AEDC turns 70 on Friday

The payoff to nearly a decade of groundwork and work on the ground was realized 70 years ago with the push of a switch.

On May 3, 1954, the first turbojet engine test was initiated in the T-1 Test Cell of the new Engine Test Facility at Arnold Air Force Base.

This event marked the engine test in ETF and represented the first simulated flight test of an engine at what was then known as Arnold Engineering Development Center.

This test was conducted on a J47 turbojet engine. During the initial run, a simulated altitude of 30,000 feet at a speed of approximately 500 miles per hour was achieved.

“Engineers and technicians operated the jet by remote control from a nearby control room where meters and gauges recorded the jet’s performance,” a news release issued on the date of the test reads. The test runs with the J-47 are to shakedown and calibrate the test cell and the facility. Later tests will be concerned with developing and operational testing turbojet and ram-jet propulsion units for the aircraft industry and the armed services.”

The J47 engine was later used to power the B-47 Stratojet bomber.

In February 1952, the J47 was selected as the engine that would be used to calibrate ETF.

Shakedown work in ETF began in the summer of 1953 and was expected to take a little more than three-quarters of a year to complete. On Aug. 27, 1953, the first engine was fired at AEDC during an outdoor, open-air instrumentation test near ETF. For this checkout, the engine, also a J47, was test fired using a specially designed and constructed thrust stand.

“Instrumentation testing of the J-47 engine will obtain engine performance data before calibration and shakedown tests begin in the Engine Test Facility this fall,” a news release issued on Aug. 31, 1953, reads. The J-47 tests will probably require two months to complete all the necessary engineering data.”

This open-air firing occurred just months after construction on the ETF was completed and a little more than two years after President Harry Truman visited the complex in June 1951 to dedicate AEDC in honor of Gen. Henry “Hap” Arnold. In July 1953, the new facility was declared essentially complete. This followed around 10 years of planning, including three years of actual brick-and-mortar construction.

ETF was the first of what were considered to be the four major facilities in the early days of AEDC to go into full-scale operation. By the time the J47 was tested in the ETF T-1 cell, wind tunnels in two of these major facilities – the Propulsion Wind Tunnel and what would later come to be known as the von Kármán Gas Dynamics Facility – had been producing test data for several months. The fourth – referred to as the Ramjet Addition, which was designed to test ramjet engines at greater simulated speeds – made its first operational run several years later.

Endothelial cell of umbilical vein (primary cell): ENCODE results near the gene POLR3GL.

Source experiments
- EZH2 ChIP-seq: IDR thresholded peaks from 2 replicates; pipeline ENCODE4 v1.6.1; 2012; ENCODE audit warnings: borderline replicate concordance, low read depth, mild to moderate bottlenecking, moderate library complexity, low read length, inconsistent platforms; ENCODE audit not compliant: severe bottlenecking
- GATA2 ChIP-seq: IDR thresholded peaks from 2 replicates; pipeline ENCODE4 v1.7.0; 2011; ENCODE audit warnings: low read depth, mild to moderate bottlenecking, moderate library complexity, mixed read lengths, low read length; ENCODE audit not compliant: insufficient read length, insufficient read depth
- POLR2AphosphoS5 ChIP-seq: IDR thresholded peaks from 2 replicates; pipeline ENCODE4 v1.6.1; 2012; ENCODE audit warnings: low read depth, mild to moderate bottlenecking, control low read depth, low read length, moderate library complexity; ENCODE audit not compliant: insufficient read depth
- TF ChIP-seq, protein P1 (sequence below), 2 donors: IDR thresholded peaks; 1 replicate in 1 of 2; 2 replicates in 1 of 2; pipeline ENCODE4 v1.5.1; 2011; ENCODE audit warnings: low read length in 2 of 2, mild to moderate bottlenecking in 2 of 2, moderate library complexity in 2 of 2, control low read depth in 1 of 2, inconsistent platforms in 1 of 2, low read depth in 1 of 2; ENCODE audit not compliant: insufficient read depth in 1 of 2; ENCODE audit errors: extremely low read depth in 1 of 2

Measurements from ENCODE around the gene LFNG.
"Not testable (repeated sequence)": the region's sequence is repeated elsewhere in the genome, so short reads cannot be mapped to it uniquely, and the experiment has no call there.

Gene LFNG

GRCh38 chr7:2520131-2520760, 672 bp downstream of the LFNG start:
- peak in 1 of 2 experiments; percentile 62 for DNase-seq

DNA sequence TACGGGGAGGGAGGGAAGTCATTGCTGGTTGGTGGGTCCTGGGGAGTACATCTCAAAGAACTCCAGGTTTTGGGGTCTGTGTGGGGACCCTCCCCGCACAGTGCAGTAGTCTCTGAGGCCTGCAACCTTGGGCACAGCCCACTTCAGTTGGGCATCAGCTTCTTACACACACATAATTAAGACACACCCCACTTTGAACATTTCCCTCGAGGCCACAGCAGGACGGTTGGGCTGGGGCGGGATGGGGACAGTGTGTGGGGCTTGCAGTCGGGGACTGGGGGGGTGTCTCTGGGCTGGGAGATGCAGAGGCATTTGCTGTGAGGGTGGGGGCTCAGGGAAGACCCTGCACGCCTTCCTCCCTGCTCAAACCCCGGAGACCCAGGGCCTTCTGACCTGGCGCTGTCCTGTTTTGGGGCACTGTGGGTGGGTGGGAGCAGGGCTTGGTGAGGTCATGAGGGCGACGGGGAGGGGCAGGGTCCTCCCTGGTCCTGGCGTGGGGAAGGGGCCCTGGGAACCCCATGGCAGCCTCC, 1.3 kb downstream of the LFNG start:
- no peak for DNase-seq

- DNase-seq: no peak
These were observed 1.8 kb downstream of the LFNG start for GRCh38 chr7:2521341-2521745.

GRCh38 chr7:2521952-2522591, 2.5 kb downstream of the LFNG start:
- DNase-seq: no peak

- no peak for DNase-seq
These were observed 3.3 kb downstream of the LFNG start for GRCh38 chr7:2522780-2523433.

The T-1 test cell is now inactive. The last test conducted there occurred in December 2000 on F100-PW-220 engine. The facility has been inactive since the conclusion of that test.

Pictured: Gen. Thomas Power, then-commander of the Air Research and Development Command, center, punches the start button on May 3, 1954, to initiate the first turbojet engine test in the new Engine Test Facility at Arnold Air Force Base, Tenn., while Brig. Gen. Sam Harris, commander of what was then known as the Arnold Engineering Development Center, left, looks on. Not only did this begin the engine test in ETF, but it also represented the first simulated flight test of an engine at AEDC. Seated at the ETF control room console are test crewmen J.D. Higgenbottom, foreground, and I.F. Bailey. (U.S. Air Force photo)


Lucky Knott

Lucky Knott

One of Southern Tennessee's most experienced and recognized news broadcasters and play-by-play sportscasters. News and Sports Director for Rooster 101.5 FM, 93.9 The Duck and Whiskey Country 105.1, and 95.9. He is currently the play-by-play voice of the Coffee County Red Raiders (31 years) on The Rooster 101.5 and can be heard M-F broadcasting our local news. Lucky has done play-by-play for 3,993 (and counting) sports events on Radio & TV. He also served four years as the Public Information Officer for the Coffee Co. Sheriff's Dept. and taught Radio/TV for six years at Grundy County High School.

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